Galen de Marlowe woke with a cry, sat up in bed, and stared sightlessly into the darkness. Panting, he felt drops of sweat run into his eyes as he tried to master his breathing. He swallowed hard and began to inhale deeply. The linen sheets stuck to his bare skin, and he tossed them aside, swearing as he wiped his forehead and brushed damp locks of brown, sun-streaked hair from his face.
Naked, he rose, found a candle and lit it. The small flame revealed a chamber bare of the luxuries to which he was accustomed. Galen pulled on a robe of black velvet lined with fur and went to the window. Throwing open the shutter he'd hung there only a couple of months ago, he leaned against the embrasure and inhaled the damp night air.
The moon floated in a silver mist in a sky full of glittering stars. A cloud sailed across the bright orb like a slow distant ship on the ocean. He closed his eyes for a moment, and when he opened them, the cloud had vanished into a great bank of thunderheads. Galen knew there would be no sleep for him this night.
The same vision had awakened him countless times for nearly three months now. Galen was used to visions. He and his brothers had inherited special gifts from their mother, a dark-haired, fey Welsh noblewoman, skills that they'd hidden from the world for fear of being accused of witchcraft. Having reached the age of thirty-two, Galen had become skilled at interpreting the visions. Sometimes they referred to the distant past and meant little to him, but this one was different. It was about the future of the royal family, and it was about his friend, Edward, King of England.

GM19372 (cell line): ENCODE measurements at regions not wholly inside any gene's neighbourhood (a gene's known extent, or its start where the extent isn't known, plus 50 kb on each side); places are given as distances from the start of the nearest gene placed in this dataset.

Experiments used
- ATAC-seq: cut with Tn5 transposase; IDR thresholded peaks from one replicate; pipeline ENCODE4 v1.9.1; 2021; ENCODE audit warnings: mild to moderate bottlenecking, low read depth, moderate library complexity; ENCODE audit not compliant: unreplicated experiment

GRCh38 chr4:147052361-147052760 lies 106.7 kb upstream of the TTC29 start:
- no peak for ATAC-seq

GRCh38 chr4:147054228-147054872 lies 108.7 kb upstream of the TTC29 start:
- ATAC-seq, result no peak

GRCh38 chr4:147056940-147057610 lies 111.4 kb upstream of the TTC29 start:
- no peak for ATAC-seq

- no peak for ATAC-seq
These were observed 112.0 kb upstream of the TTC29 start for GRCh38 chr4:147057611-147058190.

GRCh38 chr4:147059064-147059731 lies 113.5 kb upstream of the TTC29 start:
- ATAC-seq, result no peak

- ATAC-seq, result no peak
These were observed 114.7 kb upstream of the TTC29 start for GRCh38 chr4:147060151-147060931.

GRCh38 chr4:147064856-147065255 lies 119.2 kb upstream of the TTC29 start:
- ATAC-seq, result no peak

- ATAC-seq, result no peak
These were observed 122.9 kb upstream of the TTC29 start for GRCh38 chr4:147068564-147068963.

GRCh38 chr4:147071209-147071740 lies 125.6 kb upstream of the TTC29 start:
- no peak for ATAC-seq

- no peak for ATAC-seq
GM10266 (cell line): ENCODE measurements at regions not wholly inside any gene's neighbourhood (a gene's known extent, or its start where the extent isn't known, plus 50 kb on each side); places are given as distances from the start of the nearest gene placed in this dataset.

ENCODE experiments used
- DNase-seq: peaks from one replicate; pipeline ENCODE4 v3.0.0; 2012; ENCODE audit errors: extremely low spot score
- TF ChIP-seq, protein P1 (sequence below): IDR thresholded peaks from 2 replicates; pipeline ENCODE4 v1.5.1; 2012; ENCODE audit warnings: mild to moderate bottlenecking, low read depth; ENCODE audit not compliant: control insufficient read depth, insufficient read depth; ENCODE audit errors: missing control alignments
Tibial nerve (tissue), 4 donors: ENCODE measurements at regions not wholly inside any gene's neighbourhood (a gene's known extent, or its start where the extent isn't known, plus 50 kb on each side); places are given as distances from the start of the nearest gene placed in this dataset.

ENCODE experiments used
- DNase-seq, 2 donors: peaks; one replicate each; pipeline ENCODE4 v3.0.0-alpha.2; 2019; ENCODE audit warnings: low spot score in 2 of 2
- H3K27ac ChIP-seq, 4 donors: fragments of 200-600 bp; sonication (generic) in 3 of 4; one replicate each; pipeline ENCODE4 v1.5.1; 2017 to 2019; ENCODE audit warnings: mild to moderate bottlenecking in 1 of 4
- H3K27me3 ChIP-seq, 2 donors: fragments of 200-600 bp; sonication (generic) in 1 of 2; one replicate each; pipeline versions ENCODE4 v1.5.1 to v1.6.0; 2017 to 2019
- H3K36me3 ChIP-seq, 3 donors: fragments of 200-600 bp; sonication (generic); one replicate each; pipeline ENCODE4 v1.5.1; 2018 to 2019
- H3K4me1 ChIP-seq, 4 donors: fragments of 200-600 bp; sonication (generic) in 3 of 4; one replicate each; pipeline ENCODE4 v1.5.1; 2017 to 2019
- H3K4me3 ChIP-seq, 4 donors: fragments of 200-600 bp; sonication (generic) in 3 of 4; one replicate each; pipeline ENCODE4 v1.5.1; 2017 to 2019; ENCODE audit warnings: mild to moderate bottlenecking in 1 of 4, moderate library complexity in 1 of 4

The vision always began the same way. He felt himself transformed into a raven, black, gimlet-eyed, and fierce. He flew high above the ground, guided by a bright ribbon of water. Rolling emerald hills and fields of barley and grass floated beneath him until he came to a cluster of buildings upon the bank of the river. He recognized the spires and buttresses of Westminster below him. Tiny boats and river taxis dodged between slow-moving barges and larger sailing vessels. He flew on past Charing Cross, and glimpsed the Fleet River, then St. Paul's Cathedral, followed by Saltwharf, Dowgate, and London Bridge. As he sailed over Billingsgate, he glimpsed a soaring white tower surrounded by high defensive walls. He knew this was home, for in his dream he was one of the fabled Tower ravens.
He angled down, gliding rapidly over the ring walls, past the Bell Tower, St. Thomas's Tower, and Traitor's Gate. Swerving, he flapped his wings and then dove for one of the projecting towers in the great white keep that dominated Tower Hill. Then the vision changed; he changed. One moment he was flapping hard, trying to land on a crenel, and the next he was in the chapel, facing its elongated nave. He stood, suddenly a man on a man's legs, in the vast chamber with its massive rounded arches supported by thick pillars. He looked up at the tribune gallery above the arches, and there glimpsed a shadow as it flitted from archway to archway.